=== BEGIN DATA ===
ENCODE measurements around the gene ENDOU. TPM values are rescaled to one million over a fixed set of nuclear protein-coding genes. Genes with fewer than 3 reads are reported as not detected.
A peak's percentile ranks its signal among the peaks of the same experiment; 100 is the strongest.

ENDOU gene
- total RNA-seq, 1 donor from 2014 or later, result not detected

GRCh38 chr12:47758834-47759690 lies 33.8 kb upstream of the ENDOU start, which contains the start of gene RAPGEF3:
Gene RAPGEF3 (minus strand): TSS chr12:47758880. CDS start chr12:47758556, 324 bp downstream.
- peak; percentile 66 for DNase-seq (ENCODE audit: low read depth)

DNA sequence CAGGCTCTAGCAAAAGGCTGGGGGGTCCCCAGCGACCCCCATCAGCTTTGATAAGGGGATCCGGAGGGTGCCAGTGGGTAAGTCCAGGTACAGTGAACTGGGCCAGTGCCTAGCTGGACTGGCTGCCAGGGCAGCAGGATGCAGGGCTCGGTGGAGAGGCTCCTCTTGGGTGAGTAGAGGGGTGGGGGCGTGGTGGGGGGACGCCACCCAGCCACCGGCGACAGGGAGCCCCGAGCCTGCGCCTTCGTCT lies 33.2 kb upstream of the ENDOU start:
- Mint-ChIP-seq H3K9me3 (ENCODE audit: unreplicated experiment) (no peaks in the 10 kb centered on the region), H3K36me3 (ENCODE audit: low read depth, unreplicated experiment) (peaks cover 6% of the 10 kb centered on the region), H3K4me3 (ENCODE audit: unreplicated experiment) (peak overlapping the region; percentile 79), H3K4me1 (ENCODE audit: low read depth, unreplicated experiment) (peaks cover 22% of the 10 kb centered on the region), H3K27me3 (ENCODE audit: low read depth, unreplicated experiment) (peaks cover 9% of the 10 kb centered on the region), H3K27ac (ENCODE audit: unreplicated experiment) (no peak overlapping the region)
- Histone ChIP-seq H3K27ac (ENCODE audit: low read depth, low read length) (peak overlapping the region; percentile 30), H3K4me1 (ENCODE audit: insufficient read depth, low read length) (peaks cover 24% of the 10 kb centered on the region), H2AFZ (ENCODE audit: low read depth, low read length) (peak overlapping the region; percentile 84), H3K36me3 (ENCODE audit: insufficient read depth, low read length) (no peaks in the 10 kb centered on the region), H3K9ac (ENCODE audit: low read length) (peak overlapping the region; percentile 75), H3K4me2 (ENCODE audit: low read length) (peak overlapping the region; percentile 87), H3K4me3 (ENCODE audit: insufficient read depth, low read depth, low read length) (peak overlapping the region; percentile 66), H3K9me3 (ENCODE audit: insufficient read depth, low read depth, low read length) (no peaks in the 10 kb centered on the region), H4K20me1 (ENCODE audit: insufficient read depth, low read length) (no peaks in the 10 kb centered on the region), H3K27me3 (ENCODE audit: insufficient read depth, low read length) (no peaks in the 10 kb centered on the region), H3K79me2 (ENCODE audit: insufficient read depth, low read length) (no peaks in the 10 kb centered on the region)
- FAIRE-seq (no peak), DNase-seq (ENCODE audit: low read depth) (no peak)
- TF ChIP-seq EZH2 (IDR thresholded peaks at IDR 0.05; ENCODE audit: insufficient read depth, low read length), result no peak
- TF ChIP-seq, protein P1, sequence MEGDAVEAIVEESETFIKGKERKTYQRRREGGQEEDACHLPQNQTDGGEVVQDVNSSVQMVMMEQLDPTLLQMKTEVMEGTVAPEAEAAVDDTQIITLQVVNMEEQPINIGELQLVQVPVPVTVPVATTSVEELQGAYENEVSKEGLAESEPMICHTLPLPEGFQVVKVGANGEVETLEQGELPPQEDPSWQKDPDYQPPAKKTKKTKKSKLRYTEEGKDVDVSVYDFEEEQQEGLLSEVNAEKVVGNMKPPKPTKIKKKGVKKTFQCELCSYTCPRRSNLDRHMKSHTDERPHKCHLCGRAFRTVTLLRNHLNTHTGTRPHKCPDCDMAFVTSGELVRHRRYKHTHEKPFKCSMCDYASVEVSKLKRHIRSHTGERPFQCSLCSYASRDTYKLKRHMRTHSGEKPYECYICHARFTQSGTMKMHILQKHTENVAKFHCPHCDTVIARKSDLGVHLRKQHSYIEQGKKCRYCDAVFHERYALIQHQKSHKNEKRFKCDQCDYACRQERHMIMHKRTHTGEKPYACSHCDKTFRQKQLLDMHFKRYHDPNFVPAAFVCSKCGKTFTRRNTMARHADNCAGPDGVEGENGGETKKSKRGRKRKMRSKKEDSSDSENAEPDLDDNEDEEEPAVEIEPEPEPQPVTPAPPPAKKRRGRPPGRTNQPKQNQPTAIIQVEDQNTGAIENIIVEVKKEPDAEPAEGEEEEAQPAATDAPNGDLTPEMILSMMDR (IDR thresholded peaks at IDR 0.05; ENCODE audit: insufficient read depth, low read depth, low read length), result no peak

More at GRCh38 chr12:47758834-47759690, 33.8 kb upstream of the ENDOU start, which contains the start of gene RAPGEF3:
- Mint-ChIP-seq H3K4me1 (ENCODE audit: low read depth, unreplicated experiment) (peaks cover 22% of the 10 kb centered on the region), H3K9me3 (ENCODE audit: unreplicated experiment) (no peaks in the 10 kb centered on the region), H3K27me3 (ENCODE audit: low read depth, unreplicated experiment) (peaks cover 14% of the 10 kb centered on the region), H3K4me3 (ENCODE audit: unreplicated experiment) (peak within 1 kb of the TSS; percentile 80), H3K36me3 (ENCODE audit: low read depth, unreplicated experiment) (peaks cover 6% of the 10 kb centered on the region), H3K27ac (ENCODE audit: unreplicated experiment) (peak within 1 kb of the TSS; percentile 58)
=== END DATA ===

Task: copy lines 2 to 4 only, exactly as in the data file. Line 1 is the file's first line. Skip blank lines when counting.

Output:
A peak's percentile ranks its signal among the peaks of the same experiment; 100 is the strongest.

ENDOU gene
- total RNA-seq, 1 donor from 2014 or later, result not detected